Blood Pressure
Heart-Assist Devices
Heart Transplantation
Pulmonary Hypertension
Carbon Dioxide
Cardiac Output
Echocardiography
Cause of Death
Hospitalization
Oxygen
Lung

Keywords

  • Heart failure with mid-range ejection fraction
  • Heart failure with preserved ejection fraction
  • Heart failure with reduced ejection fraction
  • VO flattening

ASJC Scopus subject areas

  • Cardiology and Cardiovascular Medicine

Cite this

@article{a804f0557acd4a0a90fd250e18109682,
title = "A flattening oxygen consumption trajectory phenotypes disease severity and poor prognosis in patients with heart failure with reduced, mid-range, and preserved ejection fraction",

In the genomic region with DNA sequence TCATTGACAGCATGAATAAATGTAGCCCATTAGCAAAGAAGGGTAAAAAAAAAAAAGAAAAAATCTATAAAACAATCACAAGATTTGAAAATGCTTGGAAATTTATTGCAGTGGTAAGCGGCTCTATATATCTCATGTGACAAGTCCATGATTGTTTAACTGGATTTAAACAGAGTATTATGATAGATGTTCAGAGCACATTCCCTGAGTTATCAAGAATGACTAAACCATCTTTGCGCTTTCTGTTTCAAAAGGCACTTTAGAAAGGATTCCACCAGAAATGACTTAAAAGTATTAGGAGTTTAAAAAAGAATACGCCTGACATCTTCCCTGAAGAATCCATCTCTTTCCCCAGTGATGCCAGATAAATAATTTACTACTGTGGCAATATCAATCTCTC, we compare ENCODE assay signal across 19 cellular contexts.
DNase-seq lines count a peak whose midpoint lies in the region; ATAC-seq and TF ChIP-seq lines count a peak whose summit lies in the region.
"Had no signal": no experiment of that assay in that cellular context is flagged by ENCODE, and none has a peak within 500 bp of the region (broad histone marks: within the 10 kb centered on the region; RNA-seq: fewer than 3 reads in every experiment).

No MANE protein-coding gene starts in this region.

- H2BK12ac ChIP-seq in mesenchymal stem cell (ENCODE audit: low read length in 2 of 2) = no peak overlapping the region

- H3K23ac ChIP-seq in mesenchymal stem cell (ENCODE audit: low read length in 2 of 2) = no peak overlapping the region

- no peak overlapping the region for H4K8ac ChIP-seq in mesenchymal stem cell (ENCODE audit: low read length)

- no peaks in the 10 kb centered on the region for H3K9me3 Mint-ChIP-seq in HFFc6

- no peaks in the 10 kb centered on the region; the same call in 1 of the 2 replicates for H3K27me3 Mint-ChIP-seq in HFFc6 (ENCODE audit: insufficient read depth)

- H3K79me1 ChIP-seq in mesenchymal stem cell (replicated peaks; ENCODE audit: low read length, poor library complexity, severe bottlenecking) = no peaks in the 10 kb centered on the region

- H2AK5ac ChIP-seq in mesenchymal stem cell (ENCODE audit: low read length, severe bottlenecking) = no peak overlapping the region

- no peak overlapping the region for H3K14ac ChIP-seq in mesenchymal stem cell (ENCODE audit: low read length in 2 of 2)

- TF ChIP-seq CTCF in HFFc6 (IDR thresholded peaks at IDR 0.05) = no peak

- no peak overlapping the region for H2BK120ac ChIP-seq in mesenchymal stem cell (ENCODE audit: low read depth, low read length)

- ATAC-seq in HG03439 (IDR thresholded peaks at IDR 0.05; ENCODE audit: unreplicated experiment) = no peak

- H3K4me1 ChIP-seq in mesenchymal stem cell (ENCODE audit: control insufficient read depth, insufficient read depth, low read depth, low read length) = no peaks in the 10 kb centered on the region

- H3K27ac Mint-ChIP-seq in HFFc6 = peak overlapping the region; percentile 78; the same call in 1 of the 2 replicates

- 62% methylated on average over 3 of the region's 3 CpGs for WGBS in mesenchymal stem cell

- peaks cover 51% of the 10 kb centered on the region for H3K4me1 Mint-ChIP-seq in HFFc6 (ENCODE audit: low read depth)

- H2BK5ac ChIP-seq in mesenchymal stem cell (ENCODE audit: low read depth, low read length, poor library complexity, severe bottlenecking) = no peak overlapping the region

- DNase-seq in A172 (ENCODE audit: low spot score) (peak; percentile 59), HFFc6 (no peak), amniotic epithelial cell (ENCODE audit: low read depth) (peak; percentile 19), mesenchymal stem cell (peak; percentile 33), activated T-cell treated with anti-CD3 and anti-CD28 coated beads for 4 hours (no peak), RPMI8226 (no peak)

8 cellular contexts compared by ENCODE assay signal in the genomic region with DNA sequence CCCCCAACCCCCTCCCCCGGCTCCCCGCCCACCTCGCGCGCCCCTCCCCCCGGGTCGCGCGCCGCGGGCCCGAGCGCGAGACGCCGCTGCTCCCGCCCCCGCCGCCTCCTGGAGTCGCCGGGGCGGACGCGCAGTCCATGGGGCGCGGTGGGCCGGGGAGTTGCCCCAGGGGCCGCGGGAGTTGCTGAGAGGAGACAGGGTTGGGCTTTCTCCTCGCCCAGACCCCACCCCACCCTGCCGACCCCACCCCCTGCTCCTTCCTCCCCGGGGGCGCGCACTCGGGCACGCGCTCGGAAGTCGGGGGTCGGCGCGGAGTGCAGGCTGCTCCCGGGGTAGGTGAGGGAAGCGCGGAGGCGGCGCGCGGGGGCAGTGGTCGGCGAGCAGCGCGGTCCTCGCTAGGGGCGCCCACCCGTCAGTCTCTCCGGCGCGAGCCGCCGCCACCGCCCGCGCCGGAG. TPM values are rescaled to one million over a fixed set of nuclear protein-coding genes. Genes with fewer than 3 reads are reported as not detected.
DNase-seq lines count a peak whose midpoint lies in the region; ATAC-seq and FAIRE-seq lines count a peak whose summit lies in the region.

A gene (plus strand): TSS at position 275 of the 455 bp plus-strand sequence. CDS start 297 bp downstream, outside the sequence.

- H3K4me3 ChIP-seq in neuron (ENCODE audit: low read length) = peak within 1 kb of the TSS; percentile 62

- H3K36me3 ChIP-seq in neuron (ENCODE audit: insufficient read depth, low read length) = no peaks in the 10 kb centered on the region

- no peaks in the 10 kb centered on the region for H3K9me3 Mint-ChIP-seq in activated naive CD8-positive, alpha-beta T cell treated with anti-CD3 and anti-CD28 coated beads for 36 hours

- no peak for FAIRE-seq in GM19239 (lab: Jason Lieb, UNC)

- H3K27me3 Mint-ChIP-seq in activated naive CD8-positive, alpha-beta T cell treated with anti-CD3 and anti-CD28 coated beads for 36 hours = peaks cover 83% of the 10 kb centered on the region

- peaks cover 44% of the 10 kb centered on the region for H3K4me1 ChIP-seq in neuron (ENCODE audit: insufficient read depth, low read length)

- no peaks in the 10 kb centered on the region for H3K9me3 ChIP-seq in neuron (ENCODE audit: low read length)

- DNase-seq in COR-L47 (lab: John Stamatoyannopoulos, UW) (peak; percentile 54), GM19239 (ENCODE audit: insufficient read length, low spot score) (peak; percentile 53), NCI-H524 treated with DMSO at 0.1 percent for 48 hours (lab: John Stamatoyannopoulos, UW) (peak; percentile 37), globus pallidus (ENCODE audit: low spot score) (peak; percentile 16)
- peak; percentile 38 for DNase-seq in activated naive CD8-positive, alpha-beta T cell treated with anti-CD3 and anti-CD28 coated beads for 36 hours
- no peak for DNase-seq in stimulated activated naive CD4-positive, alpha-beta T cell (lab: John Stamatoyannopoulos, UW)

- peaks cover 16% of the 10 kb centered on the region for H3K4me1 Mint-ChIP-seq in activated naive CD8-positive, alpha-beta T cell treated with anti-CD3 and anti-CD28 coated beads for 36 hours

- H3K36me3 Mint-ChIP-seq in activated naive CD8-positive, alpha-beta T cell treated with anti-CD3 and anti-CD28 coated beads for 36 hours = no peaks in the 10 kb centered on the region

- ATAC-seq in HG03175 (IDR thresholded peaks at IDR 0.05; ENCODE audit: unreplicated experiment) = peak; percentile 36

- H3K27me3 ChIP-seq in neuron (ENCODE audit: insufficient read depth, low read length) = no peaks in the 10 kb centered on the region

abstract = "Background: In heart failure (HF), a flattening oxygen consumption (VO2) trajectory during cardiopulmonary exercise test (CPET) reflects an acutely compromised cardiac output. We hypothesized that a flattening VO2 trajectory is helpful in phenotyping disease severity and prognosis in HF with either reduced (HFrEF), mid-range (HFmrEF), or preserved (HFpEF) ejection fraction. Methods and results: Overall, 319 HF patients (198 HFrEF, 80 HFmrEF, and 41 HFpEF) underwent CPET. A flattening VO2 trajectory was tracked and defined as an inflection of VO2 linearity as a function of work rate with a second slope downward inflection >35{\%} extent of the first one. Peak VO2, the minute ventilation/carbon dioxide production (VE/VCO2) slope, and the presence of exercise oscillatory ventilation (EOV) were also determined. Pulmonary artery systolic pressure (PASP) and tricuspid annular plane systolic excursion (TAPSE) were measured by echocardiography. A flattening VO2 occurred in 92 patients (28.8{\%}). PASP and TAPSE at rest were significantly higher and lower (P < 0.001), respectively. The primary outcome was the combination of all-cause death, heart transplantation and left ventricular assist device implantation. The secondary outcome was the primary outcome plus hospitalization for cardiac reasons. In the multivariate model including peak VO2, VE/VCO2 slope, EOV and VO2 trajectory, a flattening VO2 trajectory and EOV were retained in the regression for primary (X2 = 35.78, and 36.36, respectively; P < 0.001) and secondary (X2 = 12.45 and 47.91, respectively; P < 0.001) outcomes. Conclusions: Results point to a flattening VO2 trajectory as a likely new and strong predictor of events in HF with any ejection fraction. Given the relation of right-sided cardiac dysfunction to pulmonary hypertension, this oxygen pattern might suggest a real-time decrease in pulmonary blood flow to the left heart.",